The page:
“I tried to search for information on him, but there isn’t much to be found. I suspect that he really is just a fan, perhaps a little over the top, but that his intentions are fully honorable. The web site that he runs has actually been around for a few years, and he doesn’t appear to be hiding any sinister purpose in it. He even has open forums for other fans to discuss their devotion to the band, despite that there is little chance that it will once again be a going concern.”

I collected his thoughts for a few seconds, then declared “I’m going to go for it. Maybe this is the chance for collaboration that I was looking for back in 1986. After all, ‘you get what you give,’ isn’t that a philosophy that you’ve espoused in recent times? If I give my fans what they want to hear, maybe I’ll get a little closure to the Golden Fingers saga. It will be a fine way to end the millennium.”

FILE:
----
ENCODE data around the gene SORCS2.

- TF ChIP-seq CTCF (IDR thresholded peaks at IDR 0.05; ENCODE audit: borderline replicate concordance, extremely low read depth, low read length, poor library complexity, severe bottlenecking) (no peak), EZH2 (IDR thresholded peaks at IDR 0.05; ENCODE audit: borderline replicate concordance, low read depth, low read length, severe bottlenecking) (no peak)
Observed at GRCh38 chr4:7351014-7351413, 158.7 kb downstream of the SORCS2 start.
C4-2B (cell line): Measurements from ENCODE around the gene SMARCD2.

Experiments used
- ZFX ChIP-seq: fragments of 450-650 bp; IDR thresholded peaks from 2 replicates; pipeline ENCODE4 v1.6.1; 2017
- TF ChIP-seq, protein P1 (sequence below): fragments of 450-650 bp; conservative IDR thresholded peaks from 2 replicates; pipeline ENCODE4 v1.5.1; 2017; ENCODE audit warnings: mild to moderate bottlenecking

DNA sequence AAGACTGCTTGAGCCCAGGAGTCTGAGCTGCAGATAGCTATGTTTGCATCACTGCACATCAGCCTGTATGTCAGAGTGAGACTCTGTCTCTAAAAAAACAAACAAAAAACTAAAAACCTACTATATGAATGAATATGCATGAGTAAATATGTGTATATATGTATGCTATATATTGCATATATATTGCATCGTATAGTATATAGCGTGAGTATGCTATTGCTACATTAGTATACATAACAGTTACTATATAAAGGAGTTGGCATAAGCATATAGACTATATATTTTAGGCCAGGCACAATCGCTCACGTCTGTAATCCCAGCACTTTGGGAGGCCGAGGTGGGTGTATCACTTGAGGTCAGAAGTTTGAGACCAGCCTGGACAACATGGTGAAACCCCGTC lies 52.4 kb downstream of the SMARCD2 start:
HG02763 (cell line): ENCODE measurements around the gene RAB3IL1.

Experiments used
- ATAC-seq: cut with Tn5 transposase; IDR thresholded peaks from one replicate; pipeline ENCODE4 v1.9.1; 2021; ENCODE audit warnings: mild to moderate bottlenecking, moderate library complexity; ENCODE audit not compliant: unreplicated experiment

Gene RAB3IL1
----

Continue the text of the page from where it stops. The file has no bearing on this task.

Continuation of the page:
I turned once again to his computer, and composed another email:


I’ve given the matter some thought, and in consultation with my wife Angela, we’ve decided to arrange for a meeting, and fill you in on these “missing years” that you’re so curious about. I’m not certain that our simple lives will be of great interest, but perhaps there is more to discover that even I suspect.

We will welcome you to the “Mall Hall” in a few days. Please get back to me with your telephone number, and we’ll come to a mutually-agreed date and time to begin our adventure.

I Mall, Golden Fingers Founder and future Biographical Collaborator

With only a slight hesitation, he hit “Send” once again.